The purpose of these meetings was to form an organisation to petition the UK Government to upgrade their pensions so that they have parity with the rest of the UK pensioners.
This case has already gone to the highest Court possible, namely the Grand Chamber of the European Court of Human Rights where the result was in favour of the UK government: a result that used legal technicalities without any consideration of the morality of the issue.
This means that any UK pensioner retiring to Thailand, Australia, Canada, South Africa, New Zealand and 48 other Commonwealth countries will never have any increase in their pensions until the day they die.
Unfair?? Of course it is...after all, these people worked all their life and paid into the system in the expectation of getting a liveable pension with annual increments to cover the increases in the cost of living.
Both meetings discussed the possible ways forward now that the legal case has been lost. A resolution was passed at both meetings, to submit 1,000 baht per person, per annum to the International Consortium of British Pensioners (ICBP) to help fund the fight for collective pension parity.
A lot of MPs are aware of this situation and are favourably inclined towards a fair and just settlement to all pensioners.
The ICBP has plans to organise a huge electronic petition of at least 100,000 signatures, which, due to its size, will then be put to the House of Commons and debated.
To do this, we have to drum up support not just from ourselves but our families and friends who are still in the UK.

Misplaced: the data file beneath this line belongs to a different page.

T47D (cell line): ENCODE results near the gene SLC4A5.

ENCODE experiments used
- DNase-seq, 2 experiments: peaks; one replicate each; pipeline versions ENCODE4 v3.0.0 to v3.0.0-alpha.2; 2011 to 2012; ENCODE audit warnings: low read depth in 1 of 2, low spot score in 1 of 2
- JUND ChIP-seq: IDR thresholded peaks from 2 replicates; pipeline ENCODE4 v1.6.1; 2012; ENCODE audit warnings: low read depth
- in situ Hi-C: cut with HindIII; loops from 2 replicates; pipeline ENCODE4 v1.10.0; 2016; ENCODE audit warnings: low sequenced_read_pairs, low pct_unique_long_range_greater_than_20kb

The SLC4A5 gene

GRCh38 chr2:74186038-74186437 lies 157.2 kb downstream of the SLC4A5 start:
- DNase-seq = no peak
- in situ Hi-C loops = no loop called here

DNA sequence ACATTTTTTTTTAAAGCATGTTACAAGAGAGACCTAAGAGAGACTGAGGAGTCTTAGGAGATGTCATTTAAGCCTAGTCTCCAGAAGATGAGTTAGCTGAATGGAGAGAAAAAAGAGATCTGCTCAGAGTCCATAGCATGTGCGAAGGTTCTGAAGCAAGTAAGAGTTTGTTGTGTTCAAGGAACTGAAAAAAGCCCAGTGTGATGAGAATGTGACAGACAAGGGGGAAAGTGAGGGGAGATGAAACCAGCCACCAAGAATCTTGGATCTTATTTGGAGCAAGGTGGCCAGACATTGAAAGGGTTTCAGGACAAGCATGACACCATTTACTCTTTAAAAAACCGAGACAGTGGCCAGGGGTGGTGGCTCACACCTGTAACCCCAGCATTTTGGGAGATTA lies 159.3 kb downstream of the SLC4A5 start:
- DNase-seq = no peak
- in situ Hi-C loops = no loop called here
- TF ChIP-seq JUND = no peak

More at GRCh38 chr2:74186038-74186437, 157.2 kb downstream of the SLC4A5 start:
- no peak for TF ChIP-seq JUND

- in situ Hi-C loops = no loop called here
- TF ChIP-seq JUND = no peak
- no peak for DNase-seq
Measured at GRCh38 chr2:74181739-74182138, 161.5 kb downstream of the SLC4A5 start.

We are asking all our fellow pensioners to ask their families and friends to write to their MPs to ask why this anomaly is allowed to continue. Letters asking “why does the UK Government treat my Dad/Mother like this” or from grandchildren “why are you so mean to my Grandad/Grandma” are the sort of thing we are looking for in the hopes of getting more MPs on our side.
The other way forward is to have one or more very prominent persons to take up our case, as Joanna Lumley did with the Ghurkas and shamed the UK government into righting a wrong.
To this end we will be writing to actors/actresses, business people, the media etc in the hopes of drumming up support.
Financially, the Pension fund has over 55 billion pounds in it and our National Insurance contributions were part of that.
We actually save the Government money in that we no longer are a cost on social services, national health, free transport, and many other benefits, and we still pay tax on our pensions.
The Canadian Prime Minister and his cohorts are at present in discussions with David Cameron's team and hope to resolve this problem; hopefully applied to all of us wherever we may live.
They had considered asking all their members to boycott UK goods.Perhaps if all the frozen pensioners did the same it would have an effect upon the economy.
All of us here contribute to Thailand's economy on a regular basis, by shopping, eating out, visiting places of interest and even using taxis and baht buses, so perhaps someone in the Thai government would also take an interest in our plight.
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